Losing a limb is a life-changing experience. There's not only the obvious physical loss to cope with but the emotional impact of such an event can be absolutely devastating. How do you cope?
Everyone deals with amputation in different ways. It's really important to allow yourself to grieve and to actually feel your loss. In the early stages of grief it's vital that you speak to a caring friend or a mental health counsellor. Professional grief counselling will help you through the phases of the grieving process until you reach a stage of acceptance. How long this takes will vary from person to person but once you are able to accept your new body image, you'll be able to move forward and embrace your new life.
Remember that the impact of your loss will also affect your family and friends. It's important to get things in perspective and deal with one day at a time as you begin to pick up the threads of your life and get back to a normal routine. Enjoy every success and achievement, no matter how trivial it may seem, and don't allow yourself to be demoralised by perceived obstacles.
Phantom limb sensation and pain
An early challenge in your recovery may be learning to cope with phantom limb sensation and/or pain. Phantom limb sensation is the feeling that the limb is still present and most amputees experience this to some degree or another, although only a small percentage experience phantom limb pain. This is more common in older amputees.
The phenomenon of phantom pain is not very well understood by the medical profession. The current theory suggests that brain reorganisation may be the culprit. The brain loses input from certain nerves following amputation. As recovery progresses, the neurons are reactivated in response to input from the remaining nerves. It's thought that pressure applied to the residual limb triggers a response in that area of the brain that previously responded to the nervous impulses from the missing limb. This in turn triggers sensations which are felt as if the limb were still present. Feelings vary from cramps, burning or aching to a shock-like sensation and these feelings are exacerbated by stress, anxiety, fatigue or fear. There are many different ways of treating phantom limb pain and successful therapies range from acupuncture, chiropractic, surgical intervention and biofeedback. Your doctor or prosthetist will be best placed to advise you on the best way to treat any phantom limb pain you are experiencing.
Amputees who experienced phantom limb pain during their recovery have found the following techniques of benefit:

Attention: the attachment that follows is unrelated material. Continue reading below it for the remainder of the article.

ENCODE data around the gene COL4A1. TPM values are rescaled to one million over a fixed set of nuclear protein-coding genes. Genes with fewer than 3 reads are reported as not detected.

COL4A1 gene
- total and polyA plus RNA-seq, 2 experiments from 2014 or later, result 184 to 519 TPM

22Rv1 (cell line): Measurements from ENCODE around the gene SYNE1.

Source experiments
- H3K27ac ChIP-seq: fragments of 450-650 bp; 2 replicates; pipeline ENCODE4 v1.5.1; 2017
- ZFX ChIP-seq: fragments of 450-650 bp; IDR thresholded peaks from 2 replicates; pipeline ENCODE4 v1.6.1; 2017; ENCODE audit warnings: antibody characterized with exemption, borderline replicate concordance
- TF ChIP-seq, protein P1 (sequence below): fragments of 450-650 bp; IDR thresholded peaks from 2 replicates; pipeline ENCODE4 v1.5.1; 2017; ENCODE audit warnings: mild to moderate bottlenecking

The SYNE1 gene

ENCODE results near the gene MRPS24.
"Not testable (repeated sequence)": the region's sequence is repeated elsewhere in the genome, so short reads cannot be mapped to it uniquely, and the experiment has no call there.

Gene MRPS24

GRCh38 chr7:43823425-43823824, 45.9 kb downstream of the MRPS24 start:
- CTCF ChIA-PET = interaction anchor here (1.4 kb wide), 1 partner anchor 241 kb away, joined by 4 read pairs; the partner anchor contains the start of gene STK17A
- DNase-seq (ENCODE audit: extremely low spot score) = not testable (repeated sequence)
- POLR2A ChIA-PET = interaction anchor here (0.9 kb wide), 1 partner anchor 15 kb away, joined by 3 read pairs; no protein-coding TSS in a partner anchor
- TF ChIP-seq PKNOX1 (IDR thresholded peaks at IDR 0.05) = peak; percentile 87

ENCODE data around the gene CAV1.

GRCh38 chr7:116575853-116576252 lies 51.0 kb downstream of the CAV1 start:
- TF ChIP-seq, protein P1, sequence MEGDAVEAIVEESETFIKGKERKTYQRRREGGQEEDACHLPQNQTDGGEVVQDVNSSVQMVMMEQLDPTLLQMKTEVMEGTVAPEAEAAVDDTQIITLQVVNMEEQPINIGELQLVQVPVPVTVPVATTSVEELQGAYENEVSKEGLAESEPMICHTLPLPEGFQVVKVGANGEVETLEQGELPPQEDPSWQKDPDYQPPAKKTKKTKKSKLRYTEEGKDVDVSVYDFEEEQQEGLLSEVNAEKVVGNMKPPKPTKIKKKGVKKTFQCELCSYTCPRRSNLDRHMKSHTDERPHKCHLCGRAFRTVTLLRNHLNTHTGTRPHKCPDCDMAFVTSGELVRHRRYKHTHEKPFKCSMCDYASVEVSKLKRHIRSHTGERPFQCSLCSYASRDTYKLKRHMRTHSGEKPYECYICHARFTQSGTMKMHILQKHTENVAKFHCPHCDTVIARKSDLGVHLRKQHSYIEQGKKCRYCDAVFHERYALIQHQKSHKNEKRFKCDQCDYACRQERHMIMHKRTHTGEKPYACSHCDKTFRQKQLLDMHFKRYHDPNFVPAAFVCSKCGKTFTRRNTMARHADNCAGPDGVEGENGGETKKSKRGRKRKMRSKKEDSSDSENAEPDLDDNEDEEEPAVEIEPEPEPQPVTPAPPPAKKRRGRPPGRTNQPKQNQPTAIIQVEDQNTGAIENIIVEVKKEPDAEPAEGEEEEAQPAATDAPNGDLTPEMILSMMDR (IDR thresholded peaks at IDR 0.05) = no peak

Removing the prosthesis if pain occurs whilst wearing it Moving around, changing position or massaging the limb Wrapping the residual limb in a heating pad or warm, soft towel Wrapping the residual limb in a cold pack Mentally relaxing the missing limb Contracting the muscles in the residual limb then releasing them slowly Taking supplements such as vitamins E, A and B12, potassium, calcium and magnesium.
Stay fit and healthy
Clearly, high quality prosthetic care is vitally important for a successful recovery but keeping fit and healthy is extremely important too.
Physical therapy, which unfortunately can be hard work, is very important and shouldn't be ignored as ultimately the effort will be worth it. Therapy keeps the residual limb loose and comfortable, increases muscle tone and coordination and helps keep joints flexible. You will also learn how to use your new prosthesis correctly as you adapt to carrying out daily chores.
Practicing good hygiene is extremely important in order to keep the residual limb healthy. Your doctor or prosthetist will advise you on this. If you find that the socket or any aspect of your prosthesis is uncomfortable, seek advice straight away and don't just suffer in silence and assume that you just have to put up with it – you don't!
It goes without saying that living a healthy lifestyle and eating a good diet is important for all of us but it is especially so for an amputee. Fresh, nutritious food and regular exercise will keep medical conditions such as diabetes at bay. Staying fit and not becoming overweight will increase your strength, aid stability and go a long way to preventing problems occurring with your prosthesis.
Shared experience is one of the most beneficial elements of the healing process. You aren't alone in your new situation and meeting with others who have 'been there and done it' is really important especially in the early days of recovery. There are plenty of support groups and organisations available to new amputees and your doctor or prosthetist will be able to put you in touch with them.
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